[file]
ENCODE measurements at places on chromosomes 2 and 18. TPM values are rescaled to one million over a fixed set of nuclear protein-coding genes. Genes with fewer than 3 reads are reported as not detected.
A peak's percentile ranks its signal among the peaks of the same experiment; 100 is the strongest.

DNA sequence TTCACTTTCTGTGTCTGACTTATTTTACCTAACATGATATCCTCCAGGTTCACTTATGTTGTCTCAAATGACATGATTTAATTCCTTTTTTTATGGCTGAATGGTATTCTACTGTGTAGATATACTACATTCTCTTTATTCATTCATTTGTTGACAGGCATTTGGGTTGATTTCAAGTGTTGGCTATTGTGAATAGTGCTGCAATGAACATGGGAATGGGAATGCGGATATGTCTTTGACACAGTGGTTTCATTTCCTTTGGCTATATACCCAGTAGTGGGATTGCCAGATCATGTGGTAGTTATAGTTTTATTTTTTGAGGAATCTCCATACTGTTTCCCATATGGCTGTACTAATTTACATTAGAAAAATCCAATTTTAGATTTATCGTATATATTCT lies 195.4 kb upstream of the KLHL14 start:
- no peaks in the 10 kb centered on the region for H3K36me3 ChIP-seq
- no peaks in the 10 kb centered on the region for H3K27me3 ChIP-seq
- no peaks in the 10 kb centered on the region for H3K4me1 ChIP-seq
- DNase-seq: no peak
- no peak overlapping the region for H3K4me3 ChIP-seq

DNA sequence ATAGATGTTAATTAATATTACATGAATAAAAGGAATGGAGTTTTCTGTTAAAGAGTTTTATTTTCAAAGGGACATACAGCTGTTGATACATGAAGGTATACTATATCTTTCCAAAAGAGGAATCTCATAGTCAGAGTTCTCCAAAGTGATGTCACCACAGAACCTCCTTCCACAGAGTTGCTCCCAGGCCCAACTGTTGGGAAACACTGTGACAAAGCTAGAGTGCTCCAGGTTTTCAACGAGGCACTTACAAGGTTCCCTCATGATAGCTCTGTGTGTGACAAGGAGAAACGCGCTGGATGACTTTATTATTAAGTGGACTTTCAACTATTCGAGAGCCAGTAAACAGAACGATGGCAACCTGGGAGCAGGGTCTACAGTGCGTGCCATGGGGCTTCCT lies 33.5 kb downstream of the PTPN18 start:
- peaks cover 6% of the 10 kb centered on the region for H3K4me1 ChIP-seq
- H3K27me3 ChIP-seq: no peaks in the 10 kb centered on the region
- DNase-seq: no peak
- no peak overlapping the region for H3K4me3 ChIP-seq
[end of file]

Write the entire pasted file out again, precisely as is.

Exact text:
ENCODE measurements at places on chromosomes 2 and 18. TPM values are rescaled to one million over a fixed set of nuclear protein-coding genes. Genes with fewer than 3 reads are reported as not detected.
A peak's percentile ranks its signal among the peaks of the same experiment; 100 is the strongest.

DNA sequence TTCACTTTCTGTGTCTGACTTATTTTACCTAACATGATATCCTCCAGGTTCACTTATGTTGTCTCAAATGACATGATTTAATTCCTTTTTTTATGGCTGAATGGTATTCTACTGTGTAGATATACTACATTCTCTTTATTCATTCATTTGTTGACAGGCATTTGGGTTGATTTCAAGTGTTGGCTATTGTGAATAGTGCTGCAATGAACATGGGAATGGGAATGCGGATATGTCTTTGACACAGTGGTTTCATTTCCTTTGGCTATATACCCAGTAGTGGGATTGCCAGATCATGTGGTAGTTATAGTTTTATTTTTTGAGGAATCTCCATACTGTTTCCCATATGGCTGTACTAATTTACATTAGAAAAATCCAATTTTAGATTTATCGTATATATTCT lies 195.4 kb upstream of the KLHL14 start:
- no peaks in the 10 kb centered on the region for H3K36me3 ChIP-seq
- no peaks in the 10 kb centered on the region for H3K27me3 ChIP-seq
- no peaks in the 10 kb centered on the region for H3K4me1 ChIP-seq
- DNase-seq: no peak
- no peak overlapping the region for H3K4me3 ChIP-seq

DNA sequence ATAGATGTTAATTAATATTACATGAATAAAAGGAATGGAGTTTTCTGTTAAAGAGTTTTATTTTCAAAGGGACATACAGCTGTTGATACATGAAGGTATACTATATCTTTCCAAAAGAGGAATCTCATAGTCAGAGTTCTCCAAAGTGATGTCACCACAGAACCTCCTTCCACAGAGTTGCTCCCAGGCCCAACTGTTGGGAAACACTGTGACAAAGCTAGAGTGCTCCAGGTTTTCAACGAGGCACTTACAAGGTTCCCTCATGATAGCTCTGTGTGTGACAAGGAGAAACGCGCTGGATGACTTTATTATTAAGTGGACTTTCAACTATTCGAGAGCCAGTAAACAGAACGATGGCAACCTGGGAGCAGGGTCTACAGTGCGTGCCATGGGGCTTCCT lies 33.5 kb downstream of the PTPN18 start:
- peaks cover 6% of the 10 kb centered on the region for H3K4me1 ChIP-seq
- H3K27me3 ChIP-seq: no peaks in the 10 kb centered on the region
- DNase-seq: no peak
- no peak overlapping the region for H3K4me3 ChIP-seq